About the project
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This project is funded by a three-year grant from the Arts and Humanities Research Board. The aim of the project is to create a database of manuscripts owned or used in urban contexts.
The project aims to address the following questions:
The answers to these questions will be presented in the form of a database which will provide for the first time a resource for the systematic study of the literate culture of English townspeople, lay and clerical, in the late Middle Ages. The results will be published in the form of a searchable web-based database. Analysis will be possible under a variety of headings, including owners' names, genders and occupations, codicological information and the provenance and contents of the manuscripts.
The most serious limitation of testamentary studies of
book ownership is that wills usually identify the
contents of books, if at all, by the first item only. Moreover, books
owned during a lifetime may not appear in wills. Further limitations relate to the
general problems of using wills as evidence which are
familiar to historians. Working from extant manuscripts has its own problems: only a small proportion of medieval books survives, and those kept in
the home are probably less likely to have been preserved
than those in institutional collections. Moreover, provenance and ownership are often not easy to identify. Nevertheless, the obvious advantage of surviving
manuscripts is that researchers can identify and read
their entire contents. Distinguishing between official
and home use provides a useful principle of selection. It
enables us to separate the myriad rentals, custumals, court records, accounts and so on, which were all part of the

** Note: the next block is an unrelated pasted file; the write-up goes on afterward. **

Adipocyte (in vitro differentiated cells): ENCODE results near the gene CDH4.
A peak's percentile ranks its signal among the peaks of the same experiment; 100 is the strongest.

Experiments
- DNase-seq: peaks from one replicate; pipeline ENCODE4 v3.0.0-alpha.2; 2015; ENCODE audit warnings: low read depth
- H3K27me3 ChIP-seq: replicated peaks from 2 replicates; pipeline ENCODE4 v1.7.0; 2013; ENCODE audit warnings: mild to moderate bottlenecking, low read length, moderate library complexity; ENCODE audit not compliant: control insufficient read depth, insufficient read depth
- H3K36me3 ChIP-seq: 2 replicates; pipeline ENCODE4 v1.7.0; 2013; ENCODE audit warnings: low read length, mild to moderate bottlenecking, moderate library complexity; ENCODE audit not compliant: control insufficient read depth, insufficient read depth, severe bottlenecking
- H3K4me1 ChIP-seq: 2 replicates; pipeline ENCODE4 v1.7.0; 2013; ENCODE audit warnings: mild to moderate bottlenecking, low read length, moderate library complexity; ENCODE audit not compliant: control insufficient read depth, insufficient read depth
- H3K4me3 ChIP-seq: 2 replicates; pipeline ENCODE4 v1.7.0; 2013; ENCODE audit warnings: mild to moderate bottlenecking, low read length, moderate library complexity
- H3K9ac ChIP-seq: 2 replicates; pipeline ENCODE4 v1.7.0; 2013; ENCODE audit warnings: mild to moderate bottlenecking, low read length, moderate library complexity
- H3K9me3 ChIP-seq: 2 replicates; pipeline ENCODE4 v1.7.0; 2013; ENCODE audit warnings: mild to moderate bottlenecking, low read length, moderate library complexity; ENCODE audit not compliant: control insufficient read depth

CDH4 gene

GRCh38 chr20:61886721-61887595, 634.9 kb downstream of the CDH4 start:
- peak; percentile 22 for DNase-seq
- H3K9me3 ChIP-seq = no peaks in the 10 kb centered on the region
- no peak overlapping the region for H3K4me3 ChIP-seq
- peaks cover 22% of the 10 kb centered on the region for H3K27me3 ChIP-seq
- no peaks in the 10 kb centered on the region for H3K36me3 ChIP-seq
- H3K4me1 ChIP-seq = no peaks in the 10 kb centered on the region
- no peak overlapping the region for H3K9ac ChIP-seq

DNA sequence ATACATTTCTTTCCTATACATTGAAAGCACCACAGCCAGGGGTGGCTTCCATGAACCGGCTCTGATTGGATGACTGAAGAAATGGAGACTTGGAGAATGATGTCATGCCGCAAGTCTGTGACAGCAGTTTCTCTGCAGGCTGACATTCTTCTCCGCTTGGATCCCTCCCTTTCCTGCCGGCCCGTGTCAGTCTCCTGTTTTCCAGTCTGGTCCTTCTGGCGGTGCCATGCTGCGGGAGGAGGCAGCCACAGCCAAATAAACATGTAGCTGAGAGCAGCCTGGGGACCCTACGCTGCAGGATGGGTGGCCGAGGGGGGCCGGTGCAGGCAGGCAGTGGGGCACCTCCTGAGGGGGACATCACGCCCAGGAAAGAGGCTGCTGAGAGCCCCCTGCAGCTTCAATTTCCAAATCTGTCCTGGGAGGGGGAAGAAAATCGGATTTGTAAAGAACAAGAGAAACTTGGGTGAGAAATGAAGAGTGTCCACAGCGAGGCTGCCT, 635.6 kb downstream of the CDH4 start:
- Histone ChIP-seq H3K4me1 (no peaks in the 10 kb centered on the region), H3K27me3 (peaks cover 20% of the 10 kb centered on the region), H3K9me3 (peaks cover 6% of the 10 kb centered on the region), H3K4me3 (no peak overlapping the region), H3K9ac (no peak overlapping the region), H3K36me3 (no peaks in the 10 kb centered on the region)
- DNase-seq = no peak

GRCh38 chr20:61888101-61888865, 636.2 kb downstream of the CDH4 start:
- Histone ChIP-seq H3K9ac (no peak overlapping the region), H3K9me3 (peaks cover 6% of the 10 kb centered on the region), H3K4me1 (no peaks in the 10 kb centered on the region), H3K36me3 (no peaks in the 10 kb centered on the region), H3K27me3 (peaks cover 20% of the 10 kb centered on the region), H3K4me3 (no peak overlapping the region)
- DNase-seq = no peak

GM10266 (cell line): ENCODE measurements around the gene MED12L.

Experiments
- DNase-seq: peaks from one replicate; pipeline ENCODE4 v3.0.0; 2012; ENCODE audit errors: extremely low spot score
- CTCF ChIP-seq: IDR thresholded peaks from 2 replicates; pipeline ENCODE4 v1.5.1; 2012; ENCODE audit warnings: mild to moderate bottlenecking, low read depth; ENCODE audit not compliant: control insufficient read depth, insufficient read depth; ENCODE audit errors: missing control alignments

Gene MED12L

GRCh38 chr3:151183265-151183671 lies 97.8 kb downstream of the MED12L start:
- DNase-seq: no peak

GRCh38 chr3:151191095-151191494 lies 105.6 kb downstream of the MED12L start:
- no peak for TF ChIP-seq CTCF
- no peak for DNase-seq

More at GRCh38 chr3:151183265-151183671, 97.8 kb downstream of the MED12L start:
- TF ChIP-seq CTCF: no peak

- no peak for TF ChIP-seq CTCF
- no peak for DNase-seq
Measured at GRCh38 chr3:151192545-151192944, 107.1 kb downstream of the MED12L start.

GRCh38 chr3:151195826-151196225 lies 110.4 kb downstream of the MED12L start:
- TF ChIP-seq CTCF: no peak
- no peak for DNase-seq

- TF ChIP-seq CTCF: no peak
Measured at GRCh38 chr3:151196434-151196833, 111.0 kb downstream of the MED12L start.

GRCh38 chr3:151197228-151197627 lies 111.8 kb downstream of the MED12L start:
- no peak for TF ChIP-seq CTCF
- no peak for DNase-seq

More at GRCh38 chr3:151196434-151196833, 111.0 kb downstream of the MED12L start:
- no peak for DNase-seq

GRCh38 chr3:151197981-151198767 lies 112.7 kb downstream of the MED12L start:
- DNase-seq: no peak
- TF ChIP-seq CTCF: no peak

business of urban record-keeping, from material overlapping with the public record which occurs in manuscripts held in private hands and which are the concern of this project. Such material includes, for example, urban chronicles, calendars, lists of mayors and information about gilds and parishes which individual citizens kept for their personal or household use. At the same time, the distinction between home and official use also separates the manuscripts that formed the contents of institutional or parochial libraries (which have been intensively studied) from the private collections of urban clerics, as well as from the books of hours and psalters that were used in the domestic devotions of laypeople. Other books which were also kept in the home contained more miscellaneous kinds of reading matter, including narratives, courtesy texts, medical recipes, lyrics and various memorabilia.
The late-medieval period
The period covered by the project is from around 1300, by which time urban books can be identified in reasonable numbers, until the introduction of printing into England in 1476. This cut-off date has been imposed because urban literate culture in the era of print is too large a subject to be incorporated within the three-year time span of the project.
Books and manuscripts
Manuscripts will be treated as urban if they were owned by someone living in a town, and/or produced in a town, and/or contain material which is unambiguously urban in character, such as town chronicles, or lists of streets or individuals from a town. We use the term manuscript in a modern sense, to refer to objects as they are found in collections today; one manuscript may well contain 'books' owned by people in both urban and non-urban, private and institutional settings, and we will attempt to make these distinctions as clear as possible in the published database.
Towns and cities
The cities and towns to be included in the project are taken from Alan Dyer, Decline and Growth in English Towns 1400-1640 (Cambridge: Cambridge University Press, 1995), pp. 56-7, 62-3. The classification of a location as a city or a town here was based on economic and demographic evidence.
Centre for Medieval Studies,
University of York, King's Manor, York YO1 7EP